Bureaucracy can, of course, be tackled – it requires great effort. It flourishes amid apathy but suffers by the assertion of a strong will. But as it happens, it has not been well tackled. It has been put up with to the extent that the action which UCU has called will be obeyed without too many questions. It has ultimately led to a diminishment of the will to exercise liberty – for instead that liberty is exercised on others’ behalf.
But what is wrong with this ‘collective invocation’, as I call it? We have the issue, as I have said, of the disjunction between Union aims – ideological – and the employees aims – pragmatic. That is problematic. There is also, perhaps, a concern with the whole ‘collectiveness’ of the endeavour. That is to say when all these academics, lecturers and other staff strike, will they be doing so with true personal conviction in their cause, or will they be following a political platform established by the collective whole of strikers? So, there is this issue with personal agency, of being swept up by the masses and left without a clear voice of one’s own.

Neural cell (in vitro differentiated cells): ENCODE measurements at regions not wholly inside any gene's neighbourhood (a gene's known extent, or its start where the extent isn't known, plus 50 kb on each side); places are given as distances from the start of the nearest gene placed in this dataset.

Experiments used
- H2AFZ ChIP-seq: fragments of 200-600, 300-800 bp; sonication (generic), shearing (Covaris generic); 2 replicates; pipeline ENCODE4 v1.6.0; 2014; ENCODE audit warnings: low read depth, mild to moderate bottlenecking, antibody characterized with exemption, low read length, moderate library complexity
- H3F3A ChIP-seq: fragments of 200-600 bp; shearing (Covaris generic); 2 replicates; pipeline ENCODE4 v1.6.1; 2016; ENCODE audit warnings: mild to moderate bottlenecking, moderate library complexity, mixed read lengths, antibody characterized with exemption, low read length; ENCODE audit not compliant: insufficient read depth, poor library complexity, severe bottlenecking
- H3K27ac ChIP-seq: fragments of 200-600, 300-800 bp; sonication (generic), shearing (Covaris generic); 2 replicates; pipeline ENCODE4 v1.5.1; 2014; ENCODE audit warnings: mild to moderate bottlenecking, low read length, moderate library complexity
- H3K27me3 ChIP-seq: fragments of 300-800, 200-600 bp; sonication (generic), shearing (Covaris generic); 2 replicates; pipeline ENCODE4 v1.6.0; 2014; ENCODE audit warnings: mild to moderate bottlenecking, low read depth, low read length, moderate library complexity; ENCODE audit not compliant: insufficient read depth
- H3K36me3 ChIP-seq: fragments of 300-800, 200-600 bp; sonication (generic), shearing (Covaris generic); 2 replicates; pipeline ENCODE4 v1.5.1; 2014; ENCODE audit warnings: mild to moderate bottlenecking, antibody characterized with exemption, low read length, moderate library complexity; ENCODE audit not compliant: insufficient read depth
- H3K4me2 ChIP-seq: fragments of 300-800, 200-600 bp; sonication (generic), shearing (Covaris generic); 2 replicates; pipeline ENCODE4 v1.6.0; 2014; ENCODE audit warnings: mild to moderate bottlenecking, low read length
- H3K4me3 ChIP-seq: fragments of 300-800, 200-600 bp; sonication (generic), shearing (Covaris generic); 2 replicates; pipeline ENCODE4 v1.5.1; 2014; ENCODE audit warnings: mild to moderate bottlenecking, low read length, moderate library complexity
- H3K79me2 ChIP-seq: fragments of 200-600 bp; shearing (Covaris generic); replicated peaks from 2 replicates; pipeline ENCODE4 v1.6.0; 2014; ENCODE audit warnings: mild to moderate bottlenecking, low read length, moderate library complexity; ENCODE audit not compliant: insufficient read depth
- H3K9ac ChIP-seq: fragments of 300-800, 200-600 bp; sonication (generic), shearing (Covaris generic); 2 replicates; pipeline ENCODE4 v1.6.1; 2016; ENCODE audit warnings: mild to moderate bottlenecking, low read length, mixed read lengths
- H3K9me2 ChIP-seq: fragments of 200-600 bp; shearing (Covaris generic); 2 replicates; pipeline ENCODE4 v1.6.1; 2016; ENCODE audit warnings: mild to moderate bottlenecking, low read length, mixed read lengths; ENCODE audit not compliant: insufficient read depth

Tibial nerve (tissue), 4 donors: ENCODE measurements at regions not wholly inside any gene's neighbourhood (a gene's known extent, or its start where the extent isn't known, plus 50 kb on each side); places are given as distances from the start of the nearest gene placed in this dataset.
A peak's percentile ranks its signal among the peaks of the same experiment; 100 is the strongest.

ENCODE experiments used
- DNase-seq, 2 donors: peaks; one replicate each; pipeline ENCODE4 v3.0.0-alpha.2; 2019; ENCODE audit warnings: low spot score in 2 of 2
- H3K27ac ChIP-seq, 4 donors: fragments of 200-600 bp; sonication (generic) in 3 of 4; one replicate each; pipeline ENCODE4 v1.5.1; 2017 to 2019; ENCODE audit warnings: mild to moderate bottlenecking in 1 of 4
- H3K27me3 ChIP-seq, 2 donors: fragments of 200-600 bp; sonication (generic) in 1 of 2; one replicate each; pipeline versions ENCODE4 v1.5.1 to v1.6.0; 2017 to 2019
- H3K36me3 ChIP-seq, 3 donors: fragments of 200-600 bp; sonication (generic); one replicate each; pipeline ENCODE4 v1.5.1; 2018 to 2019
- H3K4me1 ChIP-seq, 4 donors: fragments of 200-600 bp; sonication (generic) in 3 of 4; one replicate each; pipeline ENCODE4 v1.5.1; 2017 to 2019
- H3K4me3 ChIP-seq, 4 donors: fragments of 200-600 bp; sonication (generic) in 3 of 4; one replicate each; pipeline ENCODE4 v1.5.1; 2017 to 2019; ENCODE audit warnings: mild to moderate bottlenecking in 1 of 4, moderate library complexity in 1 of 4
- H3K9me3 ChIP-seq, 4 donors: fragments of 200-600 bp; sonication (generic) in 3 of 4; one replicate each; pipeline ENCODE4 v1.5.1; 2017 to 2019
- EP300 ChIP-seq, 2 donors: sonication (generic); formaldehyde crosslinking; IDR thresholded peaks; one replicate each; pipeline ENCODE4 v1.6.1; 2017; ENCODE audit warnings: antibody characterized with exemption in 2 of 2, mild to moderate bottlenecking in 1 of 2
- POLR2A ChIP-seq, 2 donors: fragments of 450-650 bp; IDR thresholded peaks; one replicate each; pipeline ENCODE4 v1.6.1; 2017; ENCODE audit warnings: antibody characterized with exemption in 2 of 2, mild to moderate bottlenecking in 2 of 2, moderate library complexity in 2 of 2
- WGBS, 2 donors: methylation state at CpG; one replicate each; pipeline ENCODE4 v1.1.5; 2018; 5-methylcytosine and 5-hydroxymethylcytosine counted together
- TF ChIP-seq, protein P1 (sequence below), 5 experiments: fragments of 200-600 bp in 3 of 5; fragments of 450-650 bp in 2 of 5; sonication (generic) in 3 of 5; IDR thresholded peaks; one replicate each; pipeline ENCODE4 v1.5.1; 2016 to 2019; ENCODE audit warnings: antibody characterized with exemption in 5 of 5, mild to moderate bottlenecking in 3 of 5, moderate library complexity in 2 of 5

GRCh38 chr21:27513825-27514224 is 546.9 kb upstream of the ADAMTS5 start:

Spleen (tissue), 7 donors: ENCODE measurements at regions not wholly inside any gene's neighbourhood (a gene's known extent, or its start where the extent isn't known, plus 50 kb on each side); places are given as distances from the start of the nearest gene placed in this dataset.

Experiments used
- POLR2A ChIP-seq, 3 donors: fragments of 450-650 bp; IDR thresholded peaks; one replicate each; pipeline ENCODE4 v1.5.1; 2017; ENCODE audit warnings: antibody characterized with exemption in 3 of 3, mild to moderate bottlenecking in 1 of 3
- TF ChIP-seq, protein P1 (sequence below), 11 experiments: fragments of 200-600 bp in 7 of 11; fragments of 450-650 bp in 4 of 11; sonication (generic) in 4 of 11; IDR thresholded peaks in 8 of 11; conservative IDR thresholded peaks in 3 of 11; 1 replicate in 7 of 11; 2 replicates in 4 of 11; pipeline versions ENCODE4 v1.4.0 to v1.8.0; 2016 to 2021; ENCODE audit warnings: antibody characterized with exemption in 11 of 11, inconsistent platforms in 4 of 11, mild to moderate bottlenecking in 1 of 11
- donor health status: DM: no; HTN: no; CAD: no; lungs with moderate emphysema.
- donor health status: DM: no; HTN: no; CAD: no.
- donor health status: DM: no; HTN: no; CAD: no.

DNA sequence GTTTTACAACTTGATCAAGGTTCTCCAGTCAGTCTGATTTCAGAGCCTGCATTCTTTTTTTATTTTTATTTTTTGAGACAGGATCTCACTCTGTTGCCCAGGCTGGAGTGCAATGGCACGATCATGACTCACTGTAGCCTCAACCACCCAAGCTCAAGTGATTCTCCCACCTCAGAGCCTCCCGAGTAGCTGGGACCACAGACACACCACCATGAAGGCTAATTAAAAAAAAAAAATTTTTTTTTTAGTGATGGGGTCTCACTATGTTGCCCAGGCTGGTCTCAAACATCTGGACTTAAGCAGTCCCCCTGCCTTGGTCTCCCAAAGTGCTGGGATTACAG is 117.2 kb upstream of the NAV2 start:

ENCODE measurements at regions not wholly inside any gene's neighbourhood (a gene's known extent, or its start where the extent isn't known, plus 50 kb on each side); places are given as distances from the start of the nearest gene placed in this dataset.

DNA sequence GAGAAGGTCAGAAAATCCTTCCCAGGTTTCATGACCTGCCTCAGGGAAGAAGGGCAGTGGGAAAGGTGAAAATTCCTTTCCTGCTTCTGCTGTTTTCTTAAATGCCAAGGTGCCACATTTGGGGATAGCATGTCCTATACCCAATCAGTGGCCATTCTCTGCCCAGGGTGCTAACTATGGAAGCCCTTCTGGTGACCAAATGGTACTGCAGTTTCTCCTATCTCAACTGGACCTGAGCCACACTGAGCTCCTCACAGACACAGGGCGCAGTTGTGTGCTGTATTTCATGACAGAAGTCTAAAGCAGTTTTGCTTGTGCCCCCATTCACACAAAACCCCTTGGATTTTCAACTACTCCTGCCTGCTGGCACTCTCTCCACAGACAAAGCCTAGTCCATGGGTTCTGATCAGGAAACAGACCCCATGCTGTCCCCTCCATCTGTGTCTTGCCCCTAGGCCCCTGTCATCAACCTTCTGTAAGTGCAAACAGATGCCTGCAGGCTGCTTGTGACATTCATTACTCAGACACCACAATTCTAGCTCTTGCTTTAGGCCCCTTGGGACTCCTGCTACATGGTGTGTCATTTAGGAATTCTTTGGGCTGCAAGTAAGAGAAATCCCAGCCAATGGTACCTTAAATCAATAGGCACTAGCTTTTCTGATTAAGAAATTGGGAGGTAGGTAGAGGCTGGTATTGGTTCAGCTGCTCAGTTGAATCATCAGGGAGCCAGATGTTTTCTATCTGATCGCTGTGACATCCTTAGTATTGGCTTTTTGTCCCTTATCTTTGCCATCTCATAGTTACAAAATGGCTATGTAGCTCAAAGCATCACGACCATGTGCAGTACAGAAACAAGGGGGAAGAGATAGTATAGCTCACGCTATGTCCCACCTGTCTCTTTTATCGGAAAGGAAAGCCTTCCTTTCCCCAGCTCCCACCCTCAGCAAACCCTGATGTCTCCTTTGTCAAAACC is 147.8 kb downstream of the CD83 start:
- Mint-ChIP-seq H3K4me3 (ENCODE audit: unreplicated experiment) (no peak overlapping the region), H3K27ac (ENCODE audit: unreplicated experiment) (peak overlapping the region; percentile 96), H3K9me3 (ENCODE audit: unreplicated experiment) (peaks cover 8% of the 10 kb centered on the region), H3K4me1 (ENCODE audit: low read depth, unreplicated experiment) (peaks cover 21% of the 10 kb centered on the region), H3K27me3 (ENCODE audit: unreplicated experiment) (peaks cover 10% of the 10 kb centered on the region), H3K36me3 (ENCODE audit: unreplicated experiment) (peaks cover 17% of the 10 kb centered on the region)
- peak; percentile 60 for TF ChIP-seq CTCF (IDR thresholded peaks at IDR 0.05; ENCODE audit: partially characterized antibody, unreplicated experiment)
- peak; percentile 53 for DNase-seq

There is also a matter of context. What a remarkable role-reversal it must seem now to older eyes, that between the teachers and their students, it is the former who are bold enough to rise up against the establishment. Leave aside for the moment the troubling state of affairs that would see the academic arena become so dominated by mercenary concerns, over the pursuit of knowledge and understanding. Instead, we might worry about our own lot as students, if we are so worked into the university machine of loans, accommodation, tuition fees and administration – that we have lost our own willingness to strike. Having, we assume, already won most of our desired liberties, the edge has come off of our revolutionary spirit. It is now our own professors who rise against the system, and by unfortunate though undeliberate consequence, ourselves. It is almost a cause for embarrassment.